2. I wonder if it can pull constant power as well, so when you’re simulating a battery drain it would draw more current as voltage drops. I’m not an EE but I think this would be a better simulation of how a constant voltage power supply would drain a battery. Maybe as simple as writing some custom code for it.

    1. That would be useful. The professional electronic loads I’ve used can do constant resistance (useful for testing switchmode power supplies which can have trouble starting up into constant current loads) and constant voltage (useful for testing current-controlled voltage sources such as solar cells, or for roughly emulating LED loads) in addition to constant current. Constant power is a little more fun since at very low inputs – such as when a switchmode supply is starting up – the desired current approaches infinity. But it’s simple enough to deal with that by defining minimums and maximums in the firmware. It’s all just firmware changes, and simple enough to do if you already know the voltage and the current across the load element.

  3. Thanks for the review! As a guy with a limited amount of electronics equipment, it’s great to see what I should consider investing in. Especially when it has open source elements!

  4. Bit of a necropost, but missed this review when it was posted. Personally I’m not that happy with my Re:load Pro, and not all are due to it being a “monday morning work”, there are many bad design decisions and “oops”, not to mention annoying things, glitchy and crashing, and I have had to spend some time fixing mine before it was even usable.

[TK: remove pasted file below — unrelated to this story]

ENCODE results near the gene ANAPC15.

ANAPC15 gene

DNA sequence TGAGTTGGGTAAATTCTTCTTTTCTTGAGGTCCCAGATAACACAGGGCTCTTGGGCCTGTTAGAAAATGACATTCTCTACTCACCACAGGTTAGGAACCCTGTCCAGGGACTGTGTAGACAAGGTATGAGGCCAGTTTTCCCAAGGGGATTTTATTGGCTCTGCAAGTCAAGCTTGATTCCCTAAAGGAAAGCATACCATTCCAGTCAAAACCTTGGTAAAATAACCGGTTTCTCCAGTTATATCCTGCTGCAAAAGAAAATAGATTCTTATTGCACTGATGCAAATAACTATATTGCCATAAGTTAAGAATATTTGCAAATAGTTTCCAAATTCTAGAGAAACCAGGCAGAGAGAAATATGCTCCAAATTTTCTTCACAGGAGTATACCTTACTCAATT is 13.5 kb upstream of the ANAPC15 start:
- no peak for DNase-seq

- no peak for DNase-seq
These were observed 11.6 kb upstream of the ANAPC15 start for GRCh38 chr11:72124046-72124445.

I was in the kickstarter and have a V1.0. Quite a few bad soldering spots, which is bad when the +5V from the USB accually bridges the gap and is connected to groundplane. Didnt work until I fixed that. Its bad missing insulation basically always is needed on TO-220 to stop having the heatsink being electric (although nice to send insulation kits out for those requesting it, I had already fixed that when I opened it to check why it didnt start and resolder). The PCB trace going from minus connector on PCB to R16 (shunt resistor) was 1mm wide. And its also bad that the shield on the USB connector touches frontpanel (casing again), and same applies to the wheel, touching the casing. The PCB earthplane reach too far out on both sides and can if the coating gets scraped/damaged touch the sides of the aluminium casning, and shorting from side to side. Firmware V1.3 was way less annoying than V1.9 atleast for me (perticulary the calibration, which I have had to do way to many times).

    Lost count on how many times i have had to factory reset it and recalibrate it (30+). My Re:load was really glitchy, crashed and rebooted, until I spent time fixing things like this. Still have to do a factory reset/recalibrate from time to time and crash/resets a lot of times but is better and atleast usable.